Review: Brendan Carroll's Playful Abstractions at Atlanta's Poem 88

A detail of Brendan Carroll's "Windows Walls and Screens (Aye Davanita)," 2013
(Courtesy of the artist and Poem 88)

ATLANTA—From Roy Lichtenstein to James Nares, artists have long fetishized the brushstroke. Atlanta-based Carroll joins that group with medium-size canvases made in 2012 and 2013, at Poem 88 January 11-February 22, in which he attempts to further the modernist tenet of painting that emphasized flatness, color, surface, and gesture. Using oil, latex rubber, and rubber cement, he creates works that emphasize the materiality of paint, where a painting becomes a self-referential object.

With a palette heavy on yellows, browns, and blues, his semi-geometric, multilayered pieces are a study in gestural abstraction, barely able to contain the immense brushstrokes—simultaneously dynamic and controlled—that zigzag across bricklike backgrounds of smaller horizontal strokes.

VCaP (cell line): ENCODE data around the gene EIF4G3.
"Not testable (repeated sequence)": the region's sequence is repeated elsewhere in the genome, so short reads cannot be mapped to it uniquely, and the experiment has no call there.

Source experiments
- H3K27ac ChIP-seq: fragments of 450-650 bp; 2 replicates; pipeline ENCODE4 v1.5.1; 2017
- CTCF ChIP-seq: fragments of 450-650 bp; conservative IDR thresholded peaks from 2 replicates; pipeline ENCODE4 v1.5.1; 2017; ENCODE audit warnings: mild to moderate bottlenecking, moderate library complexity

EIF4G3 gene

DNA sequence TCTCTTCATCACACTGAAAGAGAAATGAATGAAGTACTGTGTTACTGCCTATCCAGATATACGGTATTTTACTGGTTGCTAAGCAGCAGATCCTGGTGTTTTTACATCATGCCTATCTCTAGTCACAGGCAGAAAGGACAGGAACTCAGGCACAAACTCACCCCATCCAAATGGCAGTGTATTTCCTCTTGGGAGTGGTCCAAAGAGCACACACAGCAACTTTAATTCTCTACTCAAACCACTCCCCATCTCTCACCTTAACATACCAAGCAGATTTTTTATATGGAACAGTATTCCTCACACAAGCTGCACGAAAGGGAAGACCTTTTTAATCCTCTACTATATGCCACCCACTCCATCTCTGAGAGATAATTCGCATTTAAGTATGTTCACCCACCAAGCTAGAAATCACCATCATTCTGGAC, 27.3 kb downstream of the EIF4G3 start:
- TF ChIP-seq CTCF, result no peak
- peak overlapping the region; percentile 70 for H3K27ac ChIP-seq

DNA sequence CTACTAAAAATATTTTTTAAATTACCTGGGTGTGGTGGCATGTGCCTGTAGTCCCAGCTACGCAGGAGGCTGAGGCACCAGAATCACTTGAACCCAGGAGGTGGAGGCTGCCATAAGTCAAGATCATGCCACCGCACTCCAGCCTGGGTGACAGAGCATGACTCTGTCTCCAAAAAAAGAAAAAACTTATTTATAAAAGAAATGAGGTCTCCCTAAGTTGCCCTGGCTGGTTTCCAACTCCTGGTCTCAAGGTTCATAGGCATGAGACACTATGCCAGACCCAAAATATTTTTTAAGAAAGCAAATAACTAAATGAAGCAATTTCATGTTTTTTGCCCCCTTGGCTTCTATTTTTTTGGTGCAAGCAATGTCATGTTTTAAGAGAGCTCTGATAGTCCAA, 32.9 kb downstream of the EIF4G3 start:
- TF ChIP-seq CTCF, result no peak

A recent graduate of the Maryland Institute College of Art, Carroll belongs to a growing group of artists who manipulate the components of paintings by dismantling stretchers to create three-dimensional wall-hung forms or by using the canvas as a sculptural material, not a pictorial surface.

Early examples focus on mark making. In Window Walls and Screens (Porch), 2012, a background of yellow and brown bricks is overlaid with similarly hued forms encroaching from the corners, the whole braced by an indigo boomerang shape in the upper right. 

Works from 2013 begin to have “tears” in thick layers of paint, suggesting messy Lucio Fontana slashes. A newer piece (in the gallery’s back room and not officially a part of the show) is covered with a bunched and crinkly skin of green that seems to be shrinking away from the edges of its support and ripping in the center, as if the canvas were molting.

For all their gestural energy, Carroll’s paintings are not dashed off. Areas that look as if he attacked the surface with a paint scraper were made by his pulling off tape that he’d covered with petroleum jelly so that it would leave jagged edges. What seem to be entirely different paintings lie underneath. It’s when the artist toys with the very concept of painting that his works are the most engaging, and leave one wondering what’s to come next. — Stephanie Cash